Mon, Dec 22, 2003 - Page 6 News List

Poles eager to net lucrative Iraq contracts

JUICY DEALS Officials are somewhat nervous because only one contract has been given by the US to a Polish company, but business remains optimistic of more soon


As the Pentagon starts handing out contracts to rebuild Iraq's sundered roads, bridges, wells and pipelines, few people are waiting with more impatience than the Poles.

In the view of Poland, which risked the ire of its European neighbors by backing the war, committed troops to the occupation and lost its first soldier last month to a sniper near Baghdad, this is payback time.

While the Polish government cited moral and political reasons for its support of the US, economic motives were never far from the surface. Polish officials freely acknowledge that they hoped that backing a friend in a time of need would translate into more profitable economic ties.

To many here, winning contracts in Iraq is one way to judge whether that bet paid off. Some see it as an ominous sign that Poland has so far netted just one project, a US$7 million telecommunications contract.

"We keep hearing this is such an important alliance, but we've seen little value from it," said Marek Ostrowski, a leading foreign affairs commentator. "We're starting to feel this is a one-way street."

Poland's grievances extend beyond Iraq. Its broader economic ties with the US have languished in recent years. Despite being a populous country in Central Europe, with 39 million people, it ranks 63rd among America's trading partners, behind Jamaica.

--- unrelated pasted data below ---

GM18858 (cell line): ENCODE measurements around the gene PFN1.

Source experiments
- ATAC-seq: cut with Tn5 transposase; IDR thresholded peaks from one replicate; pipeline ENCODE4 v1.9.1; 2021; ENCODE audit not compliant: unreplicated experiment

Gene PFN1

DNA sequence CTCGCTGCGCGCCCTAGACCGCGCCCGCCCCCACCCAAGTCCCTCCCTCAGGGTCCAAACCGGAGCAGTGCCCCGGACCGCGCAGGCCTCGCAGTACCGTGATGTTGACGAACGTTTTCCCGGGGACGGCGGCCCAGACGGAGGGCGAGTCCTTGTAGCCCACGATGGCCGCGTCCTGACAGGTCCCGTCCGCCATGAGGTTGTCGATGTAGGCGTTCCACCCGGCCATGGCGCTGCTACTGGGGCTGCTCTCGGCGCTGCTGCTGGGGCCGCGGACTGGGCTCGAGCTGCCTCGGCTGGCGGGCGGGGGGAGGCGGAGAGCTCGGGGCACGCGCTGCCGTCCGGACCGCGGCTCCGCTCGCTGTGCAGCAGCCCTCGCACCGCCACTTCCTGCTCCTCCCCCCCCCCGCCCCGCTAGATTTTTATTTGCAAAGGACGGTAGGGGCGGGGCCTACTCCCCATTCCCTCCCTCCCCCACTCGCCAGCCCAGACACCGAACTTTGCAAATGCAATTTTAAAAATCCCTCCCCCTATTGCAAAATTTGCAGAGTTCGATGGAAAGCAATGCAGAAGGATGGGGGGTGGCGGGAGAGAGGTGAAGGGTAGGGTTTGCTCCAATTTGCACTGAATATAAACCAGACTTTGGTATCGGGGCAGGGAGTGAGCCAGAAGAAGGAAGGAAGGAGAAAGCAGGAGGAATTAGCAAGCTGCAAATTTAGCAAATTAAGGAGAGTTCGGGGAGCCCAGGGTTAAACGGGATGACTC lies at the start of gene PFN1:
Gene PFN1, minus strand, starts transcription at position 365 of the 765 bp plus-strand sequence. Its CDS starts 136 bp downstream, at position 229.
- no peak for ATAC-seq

The US, once the biggest foreign investor in Poland, has fallen to third place, after France and Germany, as American firms build their auto assembly plants and semiconductor factories elsewhere.

Underscoring the one-way nature of its ties with the US, the Polish government agreed late last year to buy 48 American F-16 fighter jets for about US$3 billion. The contract, which Poland awarded to Lockheed Martin over two European manufacturers, is starting to stir frustration here because of the time it is taking Lockheed to fulfill its promise to steer American investments to Poland to offset the purchase.

"It's not a pretty picture," said Tony Housh, the former director of the American Chamber of Commerce here. "We've got decent investments, but the trade relationship is nowhere near what it should be."

Iraq could be another case of unmet expectations. About 8,000 Polish firms have expressed an interest in projects. Sixteen groups, the biggest names in Polish industry, have been assembled to bid for contracts, which includes US$18.6 billion in American tenders that have been put off-limits to opponents of the war, including France, Germany and Russia. The trouble is, the scale of projects in Iraq may put them out of the reach of all but the biggest Polish contractors. "There are very few Polish companies with that capacity," Housh said.

That has not stopped Yuletide visions of Iraqi bridges and oil wells dancing in the heads of lobbyists and consultants here. Warsaw crackles with gossip about who has the best connections in Washington, and how much those ties might be worth.

"I'm looking for half a billion dollars in 2004," said Victor Boraks, organizer of the best-financed group, which includes Poland's state oil company, a power generation company and an engineering firm. "We have the manpower, we have the capability, we have the experience."

Poland also has a history of work in Iraq: about 40,000 Poles toiled there in the 1970s and 1980s, building more than 200 projects, including roads, bridges and refineries. Boraks said he had the names of 1,000 Poles with experience in Iraq, many of whom speak Arabic.

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